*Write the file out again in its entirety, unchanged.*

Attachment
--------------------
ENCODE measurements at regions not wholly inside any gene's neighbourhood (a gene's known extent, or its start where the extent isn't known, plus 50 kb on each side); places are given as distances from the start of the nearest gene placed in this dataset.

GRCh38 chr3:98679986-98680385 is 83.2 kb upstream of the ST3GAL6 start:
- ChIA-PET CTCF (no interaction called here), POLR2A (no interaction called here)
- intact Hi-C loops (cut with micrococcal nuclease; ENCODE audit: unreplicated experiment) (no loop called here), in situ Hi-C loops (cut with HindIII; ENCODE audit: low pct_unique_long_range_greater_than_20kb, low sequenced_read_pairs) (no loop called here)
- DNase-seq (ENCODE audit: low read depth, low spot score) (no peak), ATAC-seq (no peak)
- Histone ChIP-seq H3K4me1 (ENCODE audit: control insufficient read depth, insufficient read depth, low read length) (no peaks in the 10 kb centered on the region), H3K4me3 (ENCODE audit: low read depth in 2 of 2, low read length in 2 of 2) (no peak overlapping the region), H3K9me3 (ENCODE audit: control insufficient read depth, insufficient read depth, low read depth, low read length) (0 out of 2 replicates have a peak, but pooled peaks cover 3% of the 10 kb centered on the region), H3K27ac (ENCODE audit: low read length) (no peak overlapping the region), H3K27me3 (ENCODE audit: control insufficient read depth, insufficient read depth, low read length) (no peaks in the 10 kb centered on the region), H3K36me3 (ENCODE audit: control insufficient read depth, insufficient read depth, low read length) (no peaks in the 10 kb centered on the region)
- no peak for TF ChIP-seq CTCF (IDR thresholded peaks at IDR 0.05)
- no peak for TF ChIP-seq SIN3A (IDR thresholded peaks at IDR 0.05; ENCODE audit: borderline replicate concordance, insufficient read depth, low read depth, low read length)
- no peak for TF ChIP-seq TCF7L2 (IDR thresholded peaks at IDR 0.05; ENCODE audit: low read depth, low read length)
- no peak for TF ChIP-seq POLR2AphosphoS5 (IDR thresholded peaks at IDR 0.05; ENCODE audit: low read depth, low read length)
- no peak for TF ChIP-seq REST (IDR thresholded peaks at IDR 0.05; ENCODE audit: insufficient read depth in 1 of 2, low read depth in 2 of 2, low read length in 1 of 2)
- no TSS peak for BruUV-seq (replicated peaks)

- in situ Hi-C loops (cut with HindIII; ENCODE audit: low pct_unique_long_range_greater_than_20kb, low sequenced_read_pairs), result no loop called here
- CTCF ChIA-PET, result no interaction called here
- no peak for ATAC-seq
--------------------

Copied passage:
ENCODE measurements at regions not wholly inside any gene's neighbourhood (a gene's known extent, or its start where the extent isn't known, plus 50 kb on each side); places are given as distances from the start of the nearest gene placed in this dataset.

GRCh38 chr3:98679986-98680385 is 83.2 kb upstream of the ST3GAL6 start:
- ChIA-PET CTCF (no interaction called here), POLR2A (no interaction called here)
- intact Hi-C loops (cut with micrococcal nuclease; ENCODE audit: unreplicated experiment) (no loop called here), in situ Hi-C loops (cut with HindIII; ENCODE audit: low pct_unique_long_range_greater_than_20kb, low sequenced_read_pairs) (no loop called here)
- DNase-seq (ENCODE audit: low read depth, low spot score) (no peak), ATAC-seq (no peak)
- Histone ChIP-seq H3K4me1 (ENCODE audit: control insufficient read depth, insufficient read depth, low read length) (no peaks in the 10 kb centered on the region), H3K4me3 (ENCODE audit: low read depth in 2 of 2, low read length in 2 of 2) (no peak overlapping the region), H3K9me3 (ENCODE audit: control insufficient read depth, insufficient read depth, low read depth, low read length) (0 out of 2 replicates have a peak, but pooled peaks cover 3% of the 10 kb centered on the region), H3K27ac (ENCODE audit: low read length) (no peak overlapping the region), H3K27me3 (ENCODE audit: control insufficient read depth, insufficient read depth, low read length) (no peaks in the 10 kb centered on the region), H3K36me3 (ENCODE audit: control insufficient read depth, insufficient read depth, low read length) (no peaks in the 10 kb centered on the region)
- no peak for TF ChIP-seq CTCF (IDR thresholded peaks at IDR 0.05)
- no peak for TF ChIP-seq SIN3A (IDR thresholded peaks at IDR 0.05; ENCODE audit: borderline replicate concordance, insufficient read depth, low read depth, low read length)
- no peak for TF ChIP-seq TCF7L2 (IDR thresholded peaks at IDR 0.05; ENCODE audit: low read depth, low read length)
- no peak for TF ChIP-seq POLR2AphosphoS5 (IDR thresholded peaks at IDR 0.05; ENCODE audit: low read depth, low read length)
- no peak for TF ChIP-seq REST (IDR thresholded peaks at IDR 0.05; ENCODE audit: insufficient read depth in 1 of 2, low read depth in 2 of 2, low read length in 1 of 2)
- no TSS peak for BruUV-seq (replicated peaks)

- in situ Hi-C loops (cut with HindIII; ENCODE audit: low pct_unique_long_range_greater_than_20kb, low sequenced_read_pairs), result no loop called here
- CTCF ChIA-PET, result no interaction called here
- no peak for ATAC-seq